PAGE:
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What Can Be Done To Help Somaliland Out Of The Present Crisis?

Issue 321
Front Page
Index
Headlines

Drought And Counter-Terrorism Threaten Livelihood Security For Hundreds Of Thousands Of Somalilanders

Video Footage From Mogadishu Shows Devastating Effects Of Attacks On Civilians

US Policy In Horn Of Africa Questioned

Islamists Behead Three Soldiers In Somalia

No vessel is safe from modern pirates

The latest African billionaires

Regional Affairs

Lord Avebury’s Strong Letter Of Support To Qaran's Case

US Donates 2 Vehicles For AMISOM

Somalia's Humanitarian Crisis Worsens Amid Fears of Widespread Drought

Editorial
Special Report

International News

Deaths reported in Tibet protests

Somali Model Says Belgian Police Treated Her Like 'Prostitute': Reports

FEATURES & COMMENTARY

Two Charged Over Death Of Somali Teenager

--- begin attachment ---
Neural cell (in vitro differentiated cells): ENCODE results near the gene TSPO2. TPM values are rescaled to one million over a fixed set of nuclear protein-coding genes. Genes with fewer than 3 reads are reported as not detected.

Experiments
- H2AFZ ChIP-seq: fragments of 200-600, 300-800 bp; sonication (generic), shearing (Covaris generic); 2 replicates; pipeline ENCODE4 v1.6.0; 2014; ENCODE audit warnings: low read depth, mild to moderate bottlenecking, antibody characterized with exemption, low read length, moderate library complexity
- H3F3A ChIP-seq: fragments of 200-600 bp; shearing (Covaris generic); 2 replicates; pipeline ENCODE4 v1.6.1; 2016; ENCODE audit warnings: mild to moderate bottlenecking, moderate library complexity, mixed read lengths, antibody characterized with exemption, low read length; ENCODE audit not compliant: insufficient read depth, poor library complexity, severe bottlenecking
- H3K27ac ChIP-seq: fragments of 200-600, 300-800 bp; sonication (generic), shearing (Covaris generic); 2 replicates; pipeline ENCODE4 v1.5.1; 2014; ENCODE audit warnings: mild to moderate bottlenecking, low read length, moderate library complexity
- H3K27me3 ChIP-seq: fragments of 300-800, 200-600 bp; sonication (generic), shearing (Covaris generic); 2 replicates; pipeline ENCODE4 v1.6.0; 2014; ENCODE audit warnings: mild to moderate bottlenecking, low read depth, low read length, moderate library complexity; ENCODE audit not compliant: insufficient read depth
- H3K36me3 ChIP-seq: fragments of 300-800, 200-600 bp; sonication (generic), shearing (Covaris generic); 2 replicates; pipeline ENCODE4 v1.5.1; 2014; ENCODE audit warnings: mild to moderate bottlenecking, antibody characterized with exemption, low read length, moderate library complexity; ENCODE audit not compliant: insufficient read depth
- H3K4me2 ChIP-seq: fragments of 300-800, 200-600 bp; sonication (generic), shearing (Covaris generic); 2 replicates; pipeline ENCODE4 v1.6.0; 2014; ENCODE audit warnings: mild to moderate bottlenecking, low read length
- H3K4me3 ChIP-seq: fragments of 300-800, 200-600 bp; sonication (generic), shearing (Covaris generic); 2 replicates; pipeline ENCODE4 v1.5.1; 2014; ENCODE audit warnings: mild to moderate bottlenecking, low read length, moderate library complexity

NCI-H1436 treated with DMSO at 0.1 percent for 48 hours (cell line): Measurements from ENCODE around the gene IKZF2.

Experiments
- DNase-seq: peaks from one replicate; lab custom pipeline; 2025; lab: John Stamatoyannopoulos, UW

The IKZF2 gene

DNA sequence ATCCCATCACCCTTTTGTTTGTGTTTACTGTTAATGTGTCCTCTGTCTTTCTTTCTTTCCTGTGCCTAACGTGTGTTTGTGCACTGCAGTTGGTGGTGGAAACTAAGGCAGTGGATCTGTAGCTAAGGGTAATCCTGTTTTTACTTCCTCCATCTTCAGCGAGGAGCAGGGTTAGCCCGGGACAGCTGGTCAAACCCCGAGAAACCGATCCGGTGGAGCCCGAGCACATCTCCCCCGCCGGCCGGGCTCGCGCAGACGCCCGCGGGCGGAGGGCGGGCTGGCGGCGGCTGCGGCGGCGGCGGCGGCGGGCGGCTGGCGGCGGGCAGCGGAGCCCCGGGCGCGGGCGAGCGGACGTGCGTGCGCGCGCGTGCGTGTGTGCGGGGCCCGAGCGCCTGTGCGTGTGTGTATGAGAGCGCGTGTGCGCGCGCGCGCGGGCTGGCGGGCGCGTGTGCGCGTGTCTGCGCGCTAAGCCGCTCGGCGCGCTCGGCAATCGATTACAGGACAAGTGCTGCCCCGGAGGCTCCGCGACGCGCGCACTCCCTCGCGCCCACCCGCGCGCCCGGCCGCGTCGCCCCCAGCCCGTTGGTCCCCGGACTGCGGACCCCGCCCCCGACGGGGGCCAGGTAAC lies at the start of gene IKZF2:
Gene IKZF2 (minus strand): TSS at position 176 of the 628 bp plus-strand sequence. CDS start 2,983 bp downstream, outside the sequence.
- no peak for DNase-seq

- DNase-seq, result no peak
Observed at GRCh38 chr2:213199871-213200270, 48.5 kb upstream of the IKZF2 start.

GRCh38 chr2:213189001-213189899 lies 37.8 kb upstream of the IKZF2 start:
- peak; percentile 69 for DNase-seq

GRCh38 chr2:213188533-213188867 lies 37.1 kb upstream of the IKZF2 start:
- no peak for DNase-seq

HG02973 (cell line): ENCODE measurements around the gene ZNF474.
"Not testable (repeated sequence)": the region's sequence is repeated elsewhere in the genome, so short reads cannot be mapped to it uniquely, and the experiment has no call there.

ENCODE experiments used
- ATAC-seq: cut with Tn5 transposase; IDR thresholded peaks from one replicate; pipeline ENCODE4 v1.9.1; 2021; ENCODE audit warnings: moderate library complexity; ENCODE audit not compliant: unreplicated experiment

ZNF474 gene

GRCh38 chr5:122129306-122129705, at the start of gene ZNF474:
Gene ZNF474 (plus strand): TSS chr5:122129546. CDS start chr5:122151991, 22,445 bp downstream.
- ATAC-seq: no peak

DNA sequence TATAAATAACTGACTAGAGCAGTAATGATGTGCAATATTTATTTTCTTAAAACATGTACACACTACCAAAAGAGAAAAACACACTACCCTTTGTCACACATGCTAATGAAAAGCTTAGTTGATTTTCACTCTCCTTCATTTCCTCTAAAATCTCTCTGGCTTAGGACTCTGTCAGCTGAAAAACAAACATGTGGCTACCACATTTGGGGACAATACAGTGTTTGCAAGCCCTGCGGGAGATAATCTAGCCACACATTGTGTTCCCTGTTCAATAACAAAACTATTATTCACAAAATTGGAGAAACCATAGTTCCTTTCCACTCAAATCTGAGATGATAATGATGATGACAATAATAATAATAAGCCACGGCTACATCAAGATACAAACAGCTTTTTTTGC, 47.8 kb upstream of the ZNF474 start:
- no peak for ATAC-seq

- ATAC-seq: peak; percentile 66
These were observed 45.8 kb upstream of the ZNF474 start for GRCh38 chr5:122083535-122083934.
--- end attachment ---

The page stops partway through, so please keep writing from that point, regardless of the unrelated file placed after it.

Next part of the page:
A UK School That Teaches Its Kids In 40 Languages

Back to reality at Heathrow's T1

Food for thought

Opinions

If A Few Make Ends Meet, Two Million Can Take A Nation To Prosperity!

A Human And Livestock Catastrophe Looms In Somaliland

Educational Collaboration Between Somaliland & South Africa (Part 2).

 

By Ibrahim Adam Ghalib
Borama, Awdal.

Every body must accept that there is no ready made answer. What lies ahead is a painful search for alternative political and socio-economic development. It is difficult to ensure expansion unless drastic changes are allowed events and opportunities for interaction and cooperation between our people. This means placing people’s rights to sustainable livelihoods at the heart of development and equal distribution of resources.

Crisis doesn’t refer only to sudden un expected catastrophe but in the culmination of slow build up of political, economic and environmental factors. A strong sense of collective identity can give people the confidence to live together to recover from such crisis and mend the rifts of the past. Un equal power relationships and ethnic dominance are inherently unstable and ultimately create conflicts.

There are two controversial factors that dragged Somaliland behind. The trend towards de-participation and the arbitrariness and predatory behavior of the present administration that manifested itself in intimidation of the non state actors.